The COVID-19 pandemic forces colleges to cut sports programs

Since COVID-19 has caused the temporary closing of most colleges and universities, some schools have decided to cut sports programs in order to save money. According to the Associated Press, about 97 college sports teams were cut by the end of May due to the coronavirus. Division II, Division III and National Association of Intercollegiate Athletics (NAIA) schools have cut 78 teams: 44 of those were from three schools who closed due to the pandemic. According to Sports Illustrated, 30 Division I teams were cut over a two month period. Some schools who’ve cut programs include Stanford, Brown and the University of Cincinnati. 

These cuts have sparked controversy among members and fans of college sports. People have been raising funds as well as signing petitions to challenge these decisions and prevent more teams from being eliminated. Many argue that removing these programs is a disservice to the college or university, especially because the shutdowns are temporary. Athletes provide their school with money due to their scholarships, tuition, fees for class materials and room and board. So, by cutting funding to sports programs, schools will lose millions of dollars from a dip in tuition and other school fees. Moreover, college athletics also add to a campus’s diversity by, for example, admitting international students to play on their teams. College sports also bring students to smaller colleges and universities. Despite these claims, schools still continue to cut teams and programs.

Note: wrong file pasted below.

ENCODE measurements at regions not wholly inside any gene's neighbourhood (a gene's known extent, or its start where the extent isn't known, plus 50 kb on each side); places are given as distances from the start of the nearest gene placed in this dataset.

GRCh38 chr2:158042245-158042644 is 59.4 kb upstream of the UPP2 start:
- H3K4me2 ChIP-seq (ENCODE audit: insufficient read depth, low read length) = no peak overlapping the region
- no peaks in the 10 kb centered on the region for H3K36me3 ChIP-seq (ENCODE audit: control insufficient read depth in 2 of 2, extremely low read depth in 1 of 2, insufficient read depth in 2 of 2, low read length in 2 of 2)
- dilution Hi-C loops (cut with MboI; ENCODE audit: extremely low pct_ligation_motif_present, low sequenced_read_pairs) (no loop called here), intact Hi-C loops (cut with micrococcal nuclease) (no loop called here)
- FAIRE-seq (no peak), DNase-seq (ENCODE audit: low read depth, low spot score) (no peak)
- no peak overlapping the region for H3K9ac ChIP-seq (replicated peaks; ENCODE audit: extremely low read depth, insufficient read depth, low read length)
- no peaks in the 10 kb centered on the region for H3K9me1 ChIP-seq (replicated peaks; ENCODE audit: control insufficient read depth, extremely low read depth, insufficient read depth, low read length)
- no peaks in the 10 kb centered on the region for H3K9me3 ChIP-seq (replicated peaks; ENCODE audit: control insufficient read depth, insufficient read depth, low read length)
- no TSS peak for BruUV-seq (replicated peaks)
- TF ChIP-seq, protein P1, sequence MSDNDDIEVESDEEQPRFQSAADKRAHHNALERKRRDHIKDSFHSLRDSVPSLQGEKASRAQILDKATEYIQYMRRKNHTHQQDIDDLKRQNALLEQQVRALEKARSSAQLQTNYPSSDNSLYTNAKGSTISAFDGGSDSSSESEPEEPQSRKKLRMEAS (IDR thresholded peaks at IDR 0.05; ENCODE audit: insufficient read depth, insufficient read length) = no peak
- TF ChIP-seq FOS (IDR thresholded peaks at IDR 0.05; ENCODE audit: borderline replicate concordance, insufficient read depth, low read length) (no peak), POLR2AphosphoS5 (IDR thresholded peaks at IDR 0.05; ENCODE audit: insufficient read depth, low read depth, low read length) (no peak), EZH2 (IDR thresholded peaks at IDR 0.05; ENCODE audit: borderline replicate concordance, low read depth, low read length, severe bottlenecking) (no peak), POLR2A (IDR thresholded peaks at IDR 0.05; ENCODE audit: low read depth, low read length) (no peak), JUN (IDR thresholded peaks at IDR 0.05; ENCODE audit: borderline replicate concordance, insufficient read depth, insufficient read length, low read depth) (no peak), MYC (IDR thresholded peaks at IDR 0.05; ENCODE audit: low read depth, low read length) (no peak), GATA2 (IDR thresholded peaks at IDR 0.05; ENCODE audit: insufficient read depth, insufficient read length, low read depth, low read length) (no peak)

But, even as schools cut low revenue sports and keep high revenue ones, schools are still expecting to take a hit financially due to cuts in state and federal funding, loss in ticket sales, drops in donations and decreased support from the school. 

There are arguments that state that schools could keep some of these programs if they were to reduce salaries and travel and furlough staff. Additionally, it is argued that schools could keep teams if football and men’s basketball did not exceed spending in order to match other, more wealthy football and basketball teams. For example, Clemson University spent $55 million on their football team’s locker room. 

Sports officials also worry that cutting sports that appear in the Olympics, like men’s gymnastics and men’s track, will decrease the pool of athletes to choose from when others begin their Olympic training. According to Big 12 Commissioner Bob Bowlsby, a former member of the U.S. Olympic Committee, colleges play a big role in developing athletes for large international competitions like the Olympics. 

Some believe that these cuts were long-coming, and athletic directors used the pandemic to get rid of low revenue programs that weren’t bringing in lots of profit, like track and tennis. Sports like football and men’s basketball bring in the most money, so the likelihood of their sports being cut is close to zero.